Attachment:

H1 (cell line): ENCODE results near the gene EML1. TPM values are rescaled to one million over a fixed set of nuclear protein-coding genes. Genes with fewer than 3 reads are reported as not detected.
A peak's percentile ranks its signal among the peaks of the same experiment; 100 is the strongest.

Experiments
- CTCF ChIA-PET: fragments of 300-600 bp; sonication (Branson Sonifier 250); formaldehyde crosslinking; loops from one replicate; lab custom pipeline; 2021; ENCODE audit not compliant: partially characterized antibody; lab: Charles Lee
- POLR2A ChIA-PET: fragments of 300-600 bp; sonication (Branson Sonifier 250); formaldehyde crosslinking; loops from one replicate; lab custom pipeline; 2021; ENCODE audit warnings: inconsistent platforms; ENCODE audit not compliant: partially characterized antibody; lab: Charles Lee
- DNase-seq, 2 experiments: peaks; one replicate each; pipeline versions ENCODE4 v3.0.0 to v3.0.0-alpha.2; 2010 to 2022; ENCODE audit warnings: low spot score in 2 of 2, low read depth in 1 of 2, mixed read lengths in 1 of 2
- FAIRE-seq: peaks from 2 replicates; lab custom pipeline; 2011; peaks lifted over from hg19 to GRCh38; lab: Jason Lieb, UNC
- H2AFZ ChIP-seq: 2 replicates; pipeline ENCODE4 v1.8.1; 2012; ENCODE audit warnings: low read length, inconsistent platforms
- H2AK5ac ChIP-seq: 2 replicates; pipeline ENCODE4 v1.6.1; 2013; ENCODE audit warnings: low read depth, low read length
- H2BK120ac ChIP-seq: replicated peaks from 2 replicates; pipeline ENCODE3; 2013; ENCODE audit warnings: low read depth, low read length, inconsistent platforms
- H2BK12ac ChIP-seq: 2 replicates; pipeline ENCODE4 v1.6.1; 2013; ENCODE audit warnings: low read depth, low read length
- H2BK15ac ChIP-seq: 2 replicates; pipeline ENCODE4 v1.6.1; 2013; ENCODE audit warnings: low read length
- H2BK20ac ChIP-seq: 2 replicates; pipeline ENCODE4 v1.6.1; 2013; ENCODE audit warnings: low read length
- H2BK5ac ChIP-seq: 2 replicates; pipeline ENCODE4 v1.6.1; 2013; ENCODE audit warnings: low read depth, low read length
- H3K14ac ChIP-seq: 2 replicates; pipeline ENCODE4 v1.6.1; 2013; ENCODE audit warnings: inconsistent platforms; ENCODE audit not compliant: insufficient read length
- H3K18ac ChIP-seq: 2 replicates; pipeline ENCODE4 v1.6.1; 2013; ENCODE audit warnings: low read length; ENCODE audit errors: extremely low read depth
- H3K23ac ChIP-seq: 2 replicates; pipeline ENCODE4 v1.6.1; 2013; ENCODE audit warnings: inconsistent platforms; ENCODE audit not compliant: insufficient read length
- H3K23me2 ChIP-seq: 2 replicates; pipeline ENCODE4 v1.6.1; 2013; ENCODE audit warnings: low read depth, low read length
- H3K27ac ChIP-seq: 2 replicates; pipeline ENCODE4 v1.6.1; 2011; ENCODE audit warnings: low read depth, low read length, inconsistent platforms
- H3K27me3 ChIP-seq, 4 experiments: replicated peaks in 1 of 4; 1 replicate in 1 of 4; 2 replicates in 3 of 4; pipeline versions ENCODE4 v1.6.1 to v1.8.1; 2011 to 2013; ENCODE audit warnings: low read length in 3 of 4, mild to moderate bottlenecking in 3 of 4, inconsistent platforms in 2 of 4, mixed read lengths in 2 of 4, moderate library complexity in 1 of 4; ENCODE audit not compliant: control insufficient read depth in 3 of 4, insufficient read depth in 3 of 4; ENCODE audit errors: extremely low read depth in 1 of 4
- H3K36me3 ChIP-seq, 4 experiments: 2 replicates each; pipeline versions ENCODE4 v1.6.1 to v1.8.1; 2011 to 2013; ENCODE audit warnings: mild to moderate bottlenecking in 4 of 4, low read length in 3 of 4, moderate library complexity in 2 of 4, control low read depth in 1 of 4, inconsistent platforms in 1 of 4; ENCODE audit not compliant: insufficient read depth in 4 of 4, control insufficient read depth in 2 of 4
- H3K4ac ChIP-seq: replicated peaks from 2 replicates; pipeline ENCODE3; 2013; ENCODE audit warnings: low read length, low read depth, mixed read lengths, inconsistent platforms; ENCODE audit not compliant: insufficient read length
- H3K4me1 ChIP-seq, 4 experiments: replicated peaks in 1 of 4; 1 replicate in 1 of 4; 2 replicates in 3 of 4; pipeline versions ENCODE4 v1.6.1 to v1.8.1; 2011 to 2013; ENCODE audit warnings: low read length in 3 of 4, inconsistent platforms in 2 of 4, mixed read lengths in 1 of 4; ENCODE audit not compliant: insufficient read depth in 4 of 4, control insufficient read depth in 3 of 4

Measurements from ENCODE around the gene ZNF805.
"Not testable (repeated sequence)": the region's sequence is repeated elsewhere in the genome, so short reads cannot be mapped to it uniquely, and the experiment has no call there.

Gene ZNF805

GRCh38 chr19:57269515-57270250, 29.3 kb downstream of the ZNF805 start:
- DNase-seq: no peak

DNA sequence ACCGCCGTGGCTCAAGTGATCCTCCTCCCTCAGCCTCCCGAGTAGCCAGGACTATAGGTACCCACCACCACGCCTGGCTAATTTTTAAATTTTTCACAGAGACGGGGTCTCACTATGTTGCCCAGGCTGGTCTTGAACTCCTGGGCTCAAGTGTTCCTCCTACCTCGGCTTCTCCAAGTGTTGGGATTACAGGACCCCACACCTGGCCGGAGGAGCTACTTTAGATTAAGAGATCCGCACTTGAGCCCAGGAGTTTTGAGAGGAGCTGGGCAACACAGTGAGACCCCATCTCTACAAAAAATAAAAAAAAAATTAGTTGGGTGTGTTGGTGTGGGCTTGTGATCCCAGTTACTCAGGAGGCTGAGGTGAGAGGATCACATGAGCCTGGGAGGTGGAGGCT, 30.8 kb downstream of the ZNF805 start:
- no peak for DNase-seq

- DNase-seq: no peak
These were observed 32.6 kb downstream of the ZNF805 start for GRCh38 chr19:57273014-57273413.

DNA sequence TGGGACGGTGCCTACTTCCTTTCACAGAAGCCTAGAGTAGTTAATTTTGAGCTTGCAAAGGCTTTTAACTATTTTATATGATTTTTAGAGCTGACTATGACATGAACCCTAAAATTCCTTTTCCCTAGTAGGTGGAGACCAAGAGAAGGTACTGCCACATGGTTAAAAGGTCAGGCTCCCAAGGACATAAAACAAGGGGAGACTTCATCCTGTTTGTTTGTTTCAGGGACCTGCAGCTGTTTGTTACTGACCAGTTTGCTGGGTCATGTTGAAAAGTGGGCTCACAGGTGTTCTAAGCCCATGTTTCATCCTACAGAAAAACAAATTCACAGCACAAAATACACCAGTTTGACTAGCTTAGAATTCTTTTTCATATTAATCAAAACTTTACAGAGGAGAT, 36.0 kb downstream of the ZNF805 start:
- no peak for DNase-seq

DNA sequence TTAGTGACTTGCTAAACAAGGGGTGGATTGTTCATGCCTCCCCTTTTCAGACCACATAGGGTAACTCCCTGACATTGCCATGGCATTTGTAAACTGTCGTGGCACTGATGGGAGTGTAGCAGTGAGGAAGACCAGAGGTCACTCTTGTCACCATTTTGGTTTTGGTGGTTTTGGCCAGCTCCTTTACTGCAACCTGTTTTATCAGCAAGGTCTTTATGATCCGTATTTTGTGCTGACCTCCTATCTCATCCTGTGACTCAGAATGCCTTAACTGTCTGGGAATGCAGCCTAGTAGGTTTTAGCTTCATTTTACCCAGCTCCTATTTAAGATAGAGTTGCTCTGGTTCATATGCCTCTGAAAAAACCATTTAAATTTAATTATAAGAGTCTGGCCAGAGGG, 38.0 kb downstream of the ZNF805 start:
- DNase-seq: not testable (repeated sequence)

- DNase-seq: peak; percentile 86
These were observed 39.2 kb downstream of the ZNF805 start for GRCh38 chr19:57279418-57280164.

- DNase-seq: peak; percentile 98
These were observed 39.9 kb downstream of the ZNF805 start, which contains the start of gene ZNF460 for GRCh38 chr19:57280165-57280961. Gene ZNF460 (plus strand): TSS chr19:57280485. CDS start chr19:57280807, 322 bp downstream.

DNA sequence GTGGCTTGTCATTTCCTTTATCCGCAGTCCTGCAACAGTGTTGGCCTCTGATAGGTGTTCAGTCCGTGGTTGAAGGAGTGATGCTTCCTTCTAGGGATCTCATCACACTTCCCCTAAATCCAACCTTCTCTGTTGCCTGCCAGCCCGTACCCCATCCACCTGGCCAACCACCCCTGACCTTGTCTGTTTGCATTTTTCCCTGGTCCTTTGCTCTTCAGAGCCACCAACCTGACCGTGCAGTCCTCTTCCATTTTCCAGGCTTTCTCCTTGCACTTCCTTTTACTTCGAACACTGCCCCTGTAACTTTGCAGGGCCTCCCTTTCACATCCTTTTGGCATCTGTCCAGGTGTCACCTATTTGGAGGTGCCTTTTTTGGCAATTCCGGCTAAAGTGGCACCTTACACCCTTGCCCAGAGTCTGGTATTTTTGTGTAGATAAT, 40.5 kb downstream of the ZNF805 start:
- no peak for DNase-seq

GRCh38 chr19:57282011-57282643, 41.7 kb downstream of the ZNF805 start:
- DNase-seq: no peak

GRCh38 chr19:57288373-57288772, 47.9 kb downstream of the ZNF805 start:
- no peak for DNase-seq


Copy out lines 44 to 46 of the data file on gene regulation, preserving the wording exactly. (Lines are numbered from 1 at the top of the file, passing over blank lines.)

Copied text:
- DNase-seq: no peak

GRCh38 chr19:57288373-57288772, 47.9 kb downstream of the ZNF805 start:
- no peak for DNase-seq